Lifting the existing sanctions to Iran was another major topic of the negotiations.

The US had imposed sanctions on Iran for the first time in 1979, following the seizure of the American embassy in Tehran and the taking of American hostages by an Iranian radical group (the US froze $12 billion in Iranian assets including bank deposits and gold). However, in addition to some other sanctions, the US joined the United Nations (UN) as well as the EU in 2005 in imposing numerous and wide-range sanctions on Iran. The main reason was the report from IAEA that Iranian President, Mahmood Ahmadinejad, failed to comply with its safeguards agreement by breaking the injunction against uranium enrichment. Those sanctions prohibited companies and individuals from having dealings with Iran, including trade and financial transactions. Here is a brief description of each category of sanctions:

  • Goods and Services:

Under the Iran sanctions, no goods, technology, or services may be imported or exported, supplied or sold, directly or indirectly to or from Iran or the Government of Iran. This includes providing financing for import or export transactions with Iran, and brokering transactions that benefit Iran or its government;

  • Oil and Gas:

Under the Iran sanctions, companies may not be involved with petroleum development in Iran. This includes investment and trade in petroleum products from Iran and Iranian oil and gas companies, plus all petroleum and petrochemical companies identified as being under Iranian government control;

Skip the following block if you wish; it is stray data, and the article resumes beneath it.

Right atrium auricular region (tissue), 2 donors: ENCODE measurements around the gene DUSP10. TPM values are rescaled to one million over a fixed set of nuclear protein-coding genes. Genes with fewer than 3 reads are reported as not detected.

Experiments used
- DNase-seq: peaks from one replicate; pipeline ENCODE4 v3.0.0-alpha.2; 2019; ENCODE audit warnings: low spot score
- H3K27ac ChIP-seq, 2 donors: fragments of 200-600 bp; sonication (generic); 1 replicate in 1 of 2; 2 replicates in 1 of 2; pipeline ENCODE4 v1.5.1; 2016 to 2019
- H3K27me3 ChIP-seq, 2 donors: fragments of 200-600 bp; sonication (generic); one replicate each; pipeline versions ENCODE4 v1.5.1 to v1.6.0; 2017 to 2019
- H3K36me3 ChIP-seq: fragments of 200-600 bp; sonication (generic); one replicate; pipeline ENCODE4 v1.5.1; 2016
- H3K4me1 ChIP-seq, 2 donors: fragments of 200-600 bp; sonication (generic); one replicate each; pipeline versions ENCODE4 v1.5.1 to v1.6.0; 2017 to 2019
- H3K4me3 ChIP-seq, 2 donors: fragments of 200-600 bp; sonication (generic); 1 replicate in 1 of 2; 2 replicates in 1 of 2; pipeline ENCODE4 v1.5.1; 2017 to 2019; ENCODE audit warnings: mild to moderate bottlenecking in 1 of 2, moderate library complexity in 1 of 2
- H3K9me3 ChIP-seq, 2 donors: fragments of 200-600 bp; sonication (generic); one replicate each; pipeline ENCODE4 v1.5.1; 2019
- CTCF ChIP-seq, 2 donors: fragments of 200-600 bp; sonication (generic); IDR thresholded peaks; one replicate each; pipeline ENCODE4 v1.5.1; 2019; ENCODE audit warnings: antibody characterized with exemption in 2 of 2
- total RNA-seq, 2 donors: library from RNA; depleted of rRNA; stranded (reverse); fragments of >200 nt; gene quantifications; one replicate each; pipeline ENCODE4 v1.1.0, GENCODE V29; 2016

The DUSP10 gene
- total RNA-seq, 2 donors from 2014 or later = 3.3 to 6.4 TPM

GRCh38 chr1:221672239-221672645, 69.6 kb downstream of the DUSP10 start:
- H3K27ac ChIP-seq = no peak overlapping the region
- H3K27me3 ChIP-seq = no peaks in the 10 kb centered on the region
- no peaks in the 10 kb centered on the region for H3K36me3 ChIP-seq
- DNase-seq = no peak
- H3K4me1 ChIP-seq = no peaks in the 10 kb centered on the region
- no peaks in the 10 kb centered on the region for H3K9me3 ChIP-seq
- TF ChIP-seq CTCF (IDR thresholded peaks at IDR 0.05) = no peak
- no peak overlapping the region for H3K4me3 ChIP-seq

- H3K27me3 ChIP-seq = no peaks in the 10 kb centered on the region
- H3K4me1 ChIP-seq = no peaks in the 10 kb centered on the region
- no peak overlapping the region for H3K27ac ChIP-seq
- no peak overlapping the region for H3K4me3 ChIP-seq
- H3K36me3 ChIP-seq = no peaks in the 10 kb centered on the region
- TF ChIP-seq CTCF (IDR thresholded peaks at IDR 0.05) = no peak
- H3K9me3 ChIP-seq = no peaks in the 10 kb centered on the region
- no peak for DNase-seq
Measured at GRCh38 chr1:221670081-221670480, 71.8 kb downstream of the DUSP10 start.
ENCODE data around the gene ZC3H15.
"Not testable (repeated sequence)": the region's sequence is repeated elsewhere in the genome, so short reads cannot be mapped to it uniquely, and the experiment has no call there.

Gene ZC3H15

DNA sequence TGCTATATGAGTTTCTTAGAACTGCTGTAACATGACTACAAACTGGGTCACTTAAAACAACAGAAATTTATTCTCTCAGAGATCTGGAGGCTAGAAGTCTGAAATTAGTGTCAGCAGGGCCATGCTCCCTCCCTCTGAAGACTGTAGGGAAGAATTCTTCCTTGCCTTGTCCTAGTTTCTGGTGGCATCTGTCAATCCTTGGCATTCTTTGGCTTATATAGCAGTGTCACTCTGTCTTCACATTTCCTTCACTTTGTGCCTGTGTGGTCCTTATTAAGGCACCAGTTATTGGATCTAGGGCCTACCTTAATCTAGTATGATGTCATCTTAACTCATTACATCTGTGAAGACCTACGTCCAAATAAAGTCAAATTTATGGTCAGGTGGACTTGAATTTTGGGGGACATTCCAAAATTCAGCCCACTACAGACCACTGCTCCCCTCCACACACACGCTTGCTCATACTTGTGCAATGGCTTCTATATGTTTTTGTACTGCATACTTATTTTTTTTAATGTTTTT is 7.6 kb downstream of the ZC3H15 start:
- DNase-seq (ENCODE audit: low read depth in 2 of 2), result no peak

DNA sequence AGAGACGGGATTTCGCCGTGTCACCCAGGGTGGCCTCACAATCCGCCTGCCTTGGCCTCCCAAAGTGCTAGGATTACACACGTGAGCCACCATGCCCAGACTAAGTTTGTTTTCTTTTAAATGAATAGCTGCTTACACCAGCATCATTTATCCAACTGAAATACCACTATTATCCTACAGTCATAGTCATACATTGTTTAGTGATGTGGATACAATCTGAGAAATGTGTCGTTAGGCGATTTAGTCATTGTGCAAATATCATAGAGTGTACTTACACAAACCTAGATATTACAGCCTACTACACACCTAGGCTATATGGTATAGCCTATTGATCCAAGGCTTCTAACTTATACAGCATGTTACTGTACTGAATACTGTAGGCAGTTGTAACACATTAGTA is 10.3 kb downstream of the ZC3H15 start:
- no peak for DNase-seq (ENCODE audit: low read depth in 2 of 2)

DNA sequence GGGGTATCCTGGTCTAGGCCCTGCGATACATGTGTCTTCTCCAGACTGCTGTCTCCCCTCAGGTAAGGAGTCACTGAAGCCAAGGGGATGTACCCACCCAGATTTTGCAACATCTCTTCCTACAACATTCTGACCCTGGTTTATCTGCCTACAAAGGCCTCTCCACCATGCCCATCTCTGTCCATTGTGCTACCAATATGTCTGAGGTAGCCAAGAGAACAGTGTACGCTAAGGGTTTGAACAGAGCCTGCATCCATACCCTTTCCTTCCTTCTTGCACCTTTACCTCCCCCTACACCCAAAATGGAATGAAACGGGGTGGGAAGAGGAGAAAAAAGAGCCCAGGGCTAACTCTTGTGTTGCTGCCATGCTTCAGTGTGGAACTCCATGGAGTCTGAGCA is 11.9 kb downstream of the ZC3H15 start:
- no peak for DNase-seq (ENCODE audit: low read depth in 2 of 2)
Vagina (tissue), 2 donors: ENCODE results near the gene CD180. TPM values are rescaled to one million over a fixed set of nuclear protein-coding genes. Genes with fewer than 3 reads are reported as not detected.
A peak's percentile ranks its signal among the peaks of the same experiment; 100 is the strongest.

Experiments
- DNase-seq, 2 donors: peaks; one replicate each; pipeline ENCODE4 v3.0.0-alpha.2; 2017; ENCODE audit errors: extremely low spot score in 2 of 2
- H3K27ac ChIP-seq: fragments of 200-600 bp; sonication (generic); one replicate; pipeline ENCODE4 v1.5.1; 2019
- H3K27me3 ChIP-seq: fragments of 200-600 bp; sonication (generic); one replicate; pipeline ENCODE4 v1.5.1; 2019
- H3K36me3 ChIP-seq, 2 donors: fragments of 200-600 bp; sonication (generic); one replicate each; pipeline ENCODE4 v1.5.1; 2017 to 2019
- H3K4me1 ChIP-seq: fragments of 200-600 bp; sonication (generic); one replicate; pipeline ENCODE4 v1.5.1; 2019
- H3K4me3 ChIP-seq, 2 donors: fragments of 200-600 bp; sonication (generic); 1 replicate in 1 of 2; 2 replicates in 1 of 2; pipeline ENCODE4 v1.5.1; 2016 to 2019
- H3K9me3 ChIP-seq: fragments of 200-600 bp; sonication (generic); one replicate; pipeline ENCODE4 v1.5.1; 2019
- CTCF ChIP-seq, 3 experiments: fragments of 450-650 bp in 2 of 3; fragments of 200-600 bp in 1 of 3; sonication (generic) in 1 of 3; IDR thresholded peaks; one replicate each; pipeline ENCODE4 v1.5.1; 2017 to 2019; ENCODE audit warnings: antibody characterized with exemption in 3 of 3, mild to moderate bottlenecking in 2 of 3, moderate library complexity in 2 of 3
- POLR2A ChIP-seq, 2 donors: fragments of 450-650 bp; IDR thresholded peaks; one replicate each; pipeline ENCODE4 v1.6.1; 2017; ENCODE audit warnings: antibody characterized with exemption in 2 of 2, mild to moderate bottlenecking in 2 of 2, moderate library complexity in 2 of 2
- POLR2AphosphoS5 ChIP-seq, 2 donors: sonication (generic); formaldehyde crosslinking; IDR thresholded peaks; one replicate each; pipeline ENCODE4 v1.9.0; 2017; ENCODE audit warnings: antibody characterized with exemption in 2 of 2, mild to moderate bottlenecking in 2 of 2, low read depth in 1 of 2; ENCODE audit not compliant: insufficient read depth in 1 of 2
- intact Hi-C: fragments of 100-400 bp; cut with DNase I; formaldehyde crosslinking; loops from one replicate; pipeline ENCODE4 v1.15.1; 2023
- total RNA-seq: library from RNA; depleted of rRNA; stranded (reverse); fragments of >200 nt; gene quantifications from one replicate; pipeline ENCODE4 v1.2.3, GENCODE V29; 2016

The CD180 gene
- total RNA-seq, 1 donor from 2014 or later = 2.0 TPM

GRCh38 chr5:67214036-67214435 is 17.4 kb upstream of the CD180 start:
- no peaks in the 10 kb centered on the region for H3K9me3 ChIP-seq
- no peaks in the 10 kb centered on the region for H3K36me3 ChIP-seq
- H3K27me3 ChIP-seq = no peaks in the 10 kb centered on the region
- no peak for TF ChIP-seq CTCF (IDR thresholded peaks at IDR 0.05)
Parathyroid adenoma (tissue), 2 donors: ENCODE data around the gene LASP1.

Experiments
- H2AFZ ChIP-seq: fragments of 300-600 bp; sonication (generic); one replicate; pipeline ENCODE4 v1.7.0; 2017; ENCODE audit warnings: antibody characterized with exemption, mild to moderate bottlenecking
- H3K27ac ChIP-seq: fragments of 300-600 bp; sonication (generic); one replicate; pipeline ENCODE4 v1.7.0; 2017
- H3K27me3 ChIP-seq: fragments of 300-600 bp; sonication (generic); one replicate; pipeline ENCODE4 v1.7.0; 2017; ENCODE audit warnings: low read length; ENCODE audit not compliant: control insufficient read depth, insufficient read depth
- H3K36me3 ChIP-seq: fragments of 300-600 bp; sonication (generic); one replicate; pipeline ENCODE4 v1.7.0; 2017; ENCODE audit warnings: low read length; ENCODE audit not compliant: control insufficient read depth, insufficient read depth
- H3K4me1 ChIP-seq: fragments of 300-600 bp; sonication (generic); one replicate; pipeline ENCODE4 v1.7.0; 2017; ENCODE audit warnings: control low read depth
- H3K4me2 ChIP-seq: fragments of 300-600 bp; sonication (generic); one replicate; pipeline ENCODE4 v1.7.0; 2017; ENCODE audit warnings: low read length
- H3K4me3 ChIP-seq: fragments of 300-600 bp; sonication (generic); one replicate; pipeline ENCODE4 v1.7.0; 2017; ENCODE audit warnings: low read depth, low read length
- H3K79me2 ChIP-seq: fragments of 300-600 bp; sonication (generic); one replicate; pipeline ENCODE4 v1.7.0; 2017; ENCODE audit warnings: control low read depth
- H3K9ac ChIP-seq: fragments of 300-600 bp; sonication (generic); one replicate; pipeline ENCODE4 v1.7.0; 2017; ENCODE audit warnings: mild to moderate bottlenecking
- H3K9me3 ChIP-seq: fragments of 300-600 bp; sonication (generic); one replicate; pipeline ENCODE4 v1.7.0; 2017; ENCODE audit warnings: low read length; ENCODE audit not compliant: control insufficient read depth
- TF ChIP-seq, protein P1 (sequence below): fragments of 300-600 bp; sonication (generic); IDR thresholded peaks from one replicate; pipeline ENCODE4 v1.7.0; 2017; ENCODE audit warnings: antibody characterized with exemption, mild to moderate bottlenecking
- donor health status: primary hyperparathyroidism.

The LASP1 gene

• Financial Transactions:

Under the Iran sanctions, nobody may make any new investments (including loans or extensions of credit) in Iran or Iranian companies, including banks, or perform transactions or contracts with Iran. “U-Turn” transfers involving Iran, where the transfer originates and ends with non-Iranian foreign banks, are also prohibited. U.S. persons may not enter or facilitate entry to Iran. U.S. banks or their foreign branches may not service any financial accounts belonging to the Iranian government or persons in Iran; and

  • Exceptions to the Iran Sanctions: